Last Monday I spent the morning with the make-up artist, Mary Greenwell. It was the Monday after Kate Moss’s wedding and Mary had just got back. They go back a long way.
Mary is the original star Brit make-up artist – Mary made being a make-up artist, sexy. If you had a passing interest in British Vogue in the Eighties, you’ll know this well.
The Eighties, my Vogue-will-only-do, fashion-chanelling, formative years were spent pouring over fashion stories created by the big three: Lucinda Chambers, the Fashion Director at British Vogue, Mary and the hairdresser, Sam McKnight. Plus one of a handful of Vogue photographers – most often, Mario Testino, Mario Sorrenti or Patrick Demarchelier.
Mary and Sam were hair and make-up’s leading lights. They were the first celebrity hair and make-up team and Vogue profiled their double act. I remember lapping it up lying at home in bed, in the Oxfordshire village where I was brought up.
Still. Back to early July 2011 and from wedding talk (i. No photos or tweeting – naughty Sam tweeted a wedding table posy – but ONLY the posy so he’s off the hook; ii. John Galliano in great form; iii. Anna Wintour, brief but present; iv. Happy day) to scent talk – Mary’s – she’s called it Plum.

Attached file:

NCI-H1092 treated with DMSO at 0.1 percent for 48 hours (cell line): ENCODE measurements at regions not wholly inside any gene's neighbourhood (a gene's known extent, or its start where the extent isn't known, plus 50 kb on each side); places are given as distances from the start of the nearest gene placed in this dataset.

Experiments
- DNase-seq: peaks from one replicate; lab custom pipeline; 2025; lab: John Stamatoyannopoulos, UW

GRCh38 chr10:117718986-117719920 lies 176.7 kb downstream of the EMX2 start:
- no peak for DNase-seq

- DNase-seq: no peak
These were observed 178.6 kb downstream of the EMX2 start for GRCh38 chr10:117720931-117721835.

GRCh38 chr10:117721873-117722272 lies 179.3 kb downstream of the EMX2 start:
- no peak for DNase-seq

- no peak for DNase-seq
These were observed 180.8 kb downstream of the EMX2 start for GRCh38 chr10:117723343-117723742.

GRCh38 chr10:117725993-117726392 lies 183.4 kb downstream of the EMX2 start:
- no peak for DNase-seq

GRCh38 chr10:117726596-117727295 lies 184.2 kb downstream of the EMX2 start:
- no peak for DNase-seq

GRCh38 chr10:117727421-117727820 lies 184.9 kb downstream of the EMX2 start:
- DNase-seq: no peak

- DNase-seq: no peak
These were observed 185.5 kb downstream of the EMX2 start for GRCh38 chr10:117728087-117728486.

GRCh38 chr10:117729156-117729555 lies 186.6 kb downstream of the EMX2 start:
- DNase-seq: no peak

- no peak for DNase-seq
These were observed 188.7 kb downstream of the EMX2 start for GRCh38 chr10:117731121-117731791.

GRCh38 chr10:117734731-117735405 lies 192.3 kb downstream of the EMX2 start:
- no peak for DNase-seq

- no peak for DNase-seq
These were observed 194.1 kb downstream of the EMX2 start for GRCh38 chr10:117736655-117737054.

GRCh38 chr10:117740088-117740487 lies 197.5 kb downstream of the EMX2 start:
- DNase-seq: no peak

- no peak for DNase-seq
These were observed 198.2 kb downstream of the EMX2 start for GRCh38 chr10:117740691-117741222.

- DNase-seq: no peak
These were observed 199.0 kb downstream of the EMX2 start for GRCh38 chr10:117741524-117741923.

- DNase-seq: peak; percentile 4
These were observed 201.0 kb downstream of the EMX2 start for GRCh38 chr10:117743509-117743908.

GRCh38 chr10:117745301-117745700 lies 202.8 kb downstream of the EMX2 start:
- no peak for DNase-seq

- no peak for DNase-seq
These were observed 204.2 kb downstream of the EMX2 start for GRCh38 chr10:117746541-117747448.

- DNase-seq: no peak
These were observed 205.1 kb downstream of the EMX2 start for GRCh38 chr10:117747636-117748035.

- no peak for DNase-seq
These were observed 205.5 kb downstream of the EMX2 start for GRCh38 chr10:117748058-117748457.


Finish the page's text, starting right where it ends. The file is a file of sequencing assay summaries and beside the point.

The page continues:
Until now, I hadn’t got around to smelling the scent she created with the perfumer, François Robert last year. To me, it’s just how a fabulously glamorous woman holidaying in Puerto Banus in the early Eighties would smell. Expensive and wildly glamorous, with its palette of white flowers tuberose, jasmine and orange blossom and with those classic chypre notes of oakmoss and patchouli. It’s a classic chypre, which was the scent of a glamorous woman in the 70s and early 80s. Yet it is modern, and it fits in with the growing yen for proper scent. If any of the above tick your nose bud, boxes, Plum is most definitely worth a sniff.